Ion Yes; and I am right in saying so. [Ahem. Did Ion ever say this? No, Socrates put all these words in his mouth, in the last passage we looked at!]
Socrates And if you know the good speaker, you ought also to know the inferior speakers to be inferior?
Ion It would seem so.
Socrates Then, my dear friend, can I be mistaken in saying that Ion is equally skilled in Homer and in other poets, since he himself acknowledges that the same person will be a good judge of all those who speak of the same things; and almost all poets do speak of the same things?
Ion Why then, Socrates, do I lose attention and have absolutely no ideas of the least value and practically fall asleep when anyone speaks of any other poet; but when Homer is mentioned, I wake up at once and am all attention and have plenty to say?
Socrates The reason, my friend, is not hard to guess. No one can fail to see that you speak of Homer without any art (techne) or knowledge (episteme). If you were able to speak of him by rules of art [speak of him by techne], you would have been able to speak of all other poets; for poetry is a whole (a whole ike). [Literally: for poietike is (techne) to holon]
Socrates And when anyone acquires any other art as a whole [a whole techne], the same may be said of them. Would you like me to explain my meaning, Ion?
Ion Yes, indeed, Socrates; I very much wish that you would: for I love to hear you wise men [sophoi] talk.
Socrates O that we were wise, Ion, and that you could truly call us so; but you rhapsodes and actors [hypocrites], and the poets whose verses you sing, are wise; whereas I am a common man, who only speaks the truth [aletheia]. For consider what a commonplace and trivial thing is this which I have said – a thing that any man might say: that when a man has acquired a knowledge of a whole art [when anyone possesses a whole techne], the inquiry into good and bad is one and the same. Let us consider this matter; is not painting a whole art?
Socrates And there are and have been many painters, good and bad?
Socrates And did you ever know anyone who was skilful in pointing out the excellences and defects of Polygnotus the son of Aglaophon, but incapable of criticizing other painters; and when the work of any other painter was produced, went to sleep and was at a loss, and has no ideas; but when he had to give his opinion about Polygnotus, or whoever the painter might be, and about him only, woke up and was attentive and had plenty to say?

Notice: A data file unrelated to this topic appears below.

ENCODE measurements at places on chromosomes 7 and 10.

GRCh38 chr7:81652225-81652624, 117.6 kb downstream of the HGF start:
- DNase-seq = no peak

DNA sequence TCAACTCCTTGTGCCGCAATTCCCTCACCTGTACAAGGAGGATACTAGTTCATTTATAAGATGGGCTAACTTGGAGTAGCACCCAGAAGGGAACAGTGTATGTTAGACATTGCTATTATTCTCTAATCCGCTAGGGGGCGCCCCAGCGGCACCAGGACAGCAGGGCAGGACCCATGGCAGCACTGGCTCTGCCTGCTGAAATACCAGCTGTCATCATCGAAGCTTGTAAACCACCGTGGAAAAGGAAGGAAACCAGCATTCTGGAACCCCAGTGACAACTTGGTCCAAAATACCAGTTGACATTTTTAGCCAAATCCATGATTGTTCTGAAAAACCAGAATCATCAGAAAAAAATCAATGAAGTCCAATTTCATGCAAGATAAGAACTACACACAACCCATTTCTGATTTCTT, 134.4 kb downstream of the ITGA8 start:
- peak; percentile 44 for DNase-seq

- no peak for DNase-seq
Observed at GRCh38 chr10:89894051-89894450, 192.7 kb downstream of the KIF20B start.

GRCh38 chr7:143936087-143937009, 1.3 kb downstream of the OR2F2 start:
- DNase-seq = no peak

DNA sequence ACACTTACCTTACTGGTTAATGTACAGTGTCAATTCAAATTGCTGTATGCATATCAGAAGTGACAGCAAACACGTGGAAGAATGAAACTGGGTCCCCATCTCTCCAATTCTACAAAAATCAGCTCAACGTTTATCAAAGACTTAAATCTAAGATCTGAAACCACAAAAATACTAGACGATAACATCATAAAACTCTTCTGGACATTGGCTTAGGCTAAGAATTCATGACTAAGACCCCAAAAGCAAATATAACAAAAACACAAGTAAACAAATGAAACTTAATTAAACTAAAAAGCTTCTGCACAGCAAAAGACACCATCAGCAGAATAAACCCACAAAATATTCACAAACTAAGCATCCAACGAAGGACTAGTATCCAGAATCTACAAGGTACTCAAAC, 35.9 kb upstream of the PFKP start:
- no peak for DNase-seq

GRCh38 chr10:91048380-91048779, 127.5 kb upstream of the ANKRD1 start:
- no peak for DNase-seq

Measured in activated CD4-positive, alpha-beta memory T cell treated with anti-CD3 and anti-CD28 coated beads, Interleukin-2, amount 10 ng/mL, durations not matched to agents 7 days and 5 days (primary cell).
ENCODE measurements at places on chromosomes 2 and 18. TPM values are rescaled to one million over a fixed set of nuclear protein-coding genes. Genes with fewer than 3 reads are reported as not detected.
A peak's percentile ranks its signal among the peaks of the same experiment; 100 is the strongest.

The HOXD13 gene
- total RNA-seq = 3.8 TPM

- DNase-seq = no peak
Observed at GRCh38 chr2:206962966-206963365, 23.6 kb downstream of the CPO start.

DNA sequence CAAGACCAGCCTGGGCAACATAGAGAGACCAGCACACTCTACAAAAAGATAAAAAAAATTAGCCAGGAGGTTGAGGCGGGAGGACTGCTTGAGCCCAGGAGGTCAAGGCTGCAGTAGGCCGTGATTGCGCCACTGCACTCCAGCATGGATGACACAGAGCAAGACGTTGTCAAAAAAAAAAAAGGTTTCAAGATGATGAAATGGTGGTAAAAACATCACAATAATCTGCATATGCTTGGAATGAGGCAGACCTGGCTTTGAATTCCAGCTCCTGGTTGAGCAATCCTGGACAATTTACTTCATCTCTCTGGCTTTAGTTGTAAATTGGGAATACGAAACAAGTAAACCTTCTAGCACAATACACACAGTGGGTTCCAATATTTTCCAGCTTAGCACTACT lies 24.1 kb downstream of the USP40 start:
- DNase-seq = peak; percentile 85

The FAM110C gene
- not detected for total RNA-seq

Ion No indeed, I have never known such a person.
Socrates Or take sculpture – did you ever know of anyone who was skilful in expounding the merits of Daedulus the son of Metion, or of Epeius the son of Panopeus, or of Theodorus the Samian, or of any individual sculptor; but when the works of sculptors in general (the sculptural kind of thing) were produced, was at a loss and went to sleep and had nothing to say?
Ion No indeed; no more than the other (i.e. in the case of painting).
Socrates And if I am not mistaken, you never met with anyone among flute-players or harp-players or singers to the harp or rhapsodes, who was able to discourse of Olympus or Thamyrus or Orpheus, or Phemius the rhapsode of Ithica, but was at a loss when he came to speak of Ion of Ephesus, and had no notion of his merits or defects?
Ion I cannot deny what you say, Socrates. Nevertheless, I am conscious in my own self, and the world agrees with me, that I do speak better and have more to say about Homer than any other man; but I do not speak equally well about others. After all, there must be some reason [aitia, or “cause”] for this; what is it?
Socrates I see the reason, Ion, and I will explain to you what I imagine [sic] it to be. The gift which you possess of speaking excellently about Homer is not a techne, but, as I was just saying, an inspiration [a divine dunamis or “godlike power”]; there is a divinity moving you, like that contained in the stone which Euripedes calls a magnet….
I hate to break off the dialogue at this very dramatic and funny point, just as Socrates is launching into his long and elaborate and highly inventive “epic simile” about the magnet, but we will have to leave those marvelous speeches for next time.